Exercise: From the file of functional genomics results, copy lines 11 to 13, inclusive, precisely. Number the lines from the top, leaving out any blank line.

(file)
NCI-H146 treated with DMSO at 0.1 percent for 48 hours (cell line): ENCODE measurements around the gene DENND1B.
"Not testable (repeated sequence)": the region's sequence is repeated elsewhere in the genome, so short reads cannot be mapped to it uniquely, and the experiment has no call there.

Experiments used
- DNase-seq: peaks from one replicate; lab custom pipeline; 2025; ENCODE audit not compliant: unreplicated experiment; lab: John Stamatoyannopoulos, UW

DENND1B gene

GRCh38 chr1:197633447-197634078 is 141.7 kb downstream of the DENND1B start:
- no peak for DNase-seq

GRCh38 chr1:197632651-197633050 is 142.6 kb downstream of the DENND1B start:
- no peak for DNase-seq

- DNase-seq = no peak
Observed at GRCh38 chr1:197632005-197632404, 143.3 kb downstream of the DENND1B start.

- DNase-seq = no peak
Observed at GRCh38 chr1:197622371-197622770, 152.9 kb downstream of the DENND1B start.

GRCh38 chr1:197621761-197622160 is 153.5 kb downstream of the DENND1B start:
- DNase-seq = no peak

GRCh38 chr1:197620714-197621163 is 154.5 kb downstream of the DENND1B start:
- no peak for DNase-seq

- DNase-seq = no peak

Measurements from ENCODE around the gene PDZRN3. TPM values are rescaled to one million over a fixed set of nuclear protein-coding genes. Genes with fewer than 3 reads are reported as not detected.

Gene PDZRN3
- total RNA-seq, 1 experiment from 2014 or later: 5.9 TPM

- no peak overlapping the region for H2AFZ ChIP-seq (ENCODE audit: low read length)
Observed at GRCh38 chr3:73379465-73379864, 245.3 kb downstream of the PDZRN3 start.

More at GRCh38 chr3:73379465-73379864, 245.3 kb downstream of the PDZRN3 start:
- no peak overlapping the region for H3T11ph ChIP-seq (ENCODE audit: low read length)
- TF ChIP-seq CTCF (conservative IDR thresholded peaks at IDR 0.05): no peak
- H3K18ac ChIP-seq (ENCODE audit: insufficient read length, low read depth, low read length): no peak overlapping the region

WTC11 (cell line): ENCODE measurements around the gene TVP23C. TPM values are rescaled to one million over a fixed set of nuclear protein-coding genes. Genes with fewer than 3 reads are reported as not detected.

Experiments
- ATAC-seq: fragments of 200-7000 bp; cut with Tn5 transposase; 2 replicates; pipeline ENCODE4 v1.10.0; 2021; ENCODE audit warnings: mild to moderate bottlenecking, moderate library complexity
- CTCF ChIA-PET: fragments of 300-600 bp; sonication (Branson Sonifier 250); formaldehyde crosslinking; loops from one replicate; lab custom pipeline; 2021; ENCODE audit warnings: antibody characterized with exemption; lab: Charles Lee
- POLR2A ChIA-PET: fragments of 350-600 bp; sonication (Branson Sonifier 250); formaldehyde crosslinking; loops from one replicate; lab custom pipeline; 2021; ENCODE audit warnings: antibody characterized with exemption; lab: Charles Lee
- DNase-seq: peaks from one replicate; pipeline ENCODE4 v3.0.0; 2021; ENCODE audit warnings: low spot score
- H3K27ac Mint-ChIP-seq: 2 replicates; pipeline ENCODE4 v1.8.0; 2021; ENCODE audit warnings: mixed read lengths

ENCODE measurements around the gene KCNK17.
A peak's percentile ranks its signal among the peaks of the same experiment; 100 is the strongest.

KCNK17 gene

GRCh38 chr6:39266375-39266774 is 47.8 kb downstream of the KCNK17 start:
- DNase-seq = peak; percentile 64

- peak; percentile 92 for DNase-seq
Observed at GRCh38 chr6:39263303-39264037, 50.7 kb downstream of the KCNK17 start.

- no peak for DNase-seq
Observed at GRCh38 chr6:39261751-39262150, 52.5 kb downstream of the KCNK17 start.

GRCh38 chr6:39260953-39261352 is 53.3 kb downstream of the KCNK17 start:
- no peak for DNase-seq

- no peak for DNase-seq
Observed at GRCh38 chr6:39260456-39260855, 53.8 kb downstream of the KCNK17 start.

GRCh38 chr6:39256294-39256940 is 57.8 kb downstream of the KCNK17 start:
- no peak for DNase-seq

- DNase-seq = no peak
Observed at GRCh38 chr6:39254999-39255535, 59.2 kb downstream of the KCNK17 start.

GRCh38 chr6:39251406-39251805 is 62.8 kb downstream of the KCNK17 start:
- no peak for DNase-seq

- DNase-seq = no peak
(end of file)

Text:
Observed at GRCh38 chr1:197632005-197632404, 143.3 kb downstream of the DENND1B start.

- DNase-seq = no peak
Observed at GRCh38 chr1:197622371-197622770, 152.9 kb downstream of the DENND1B start.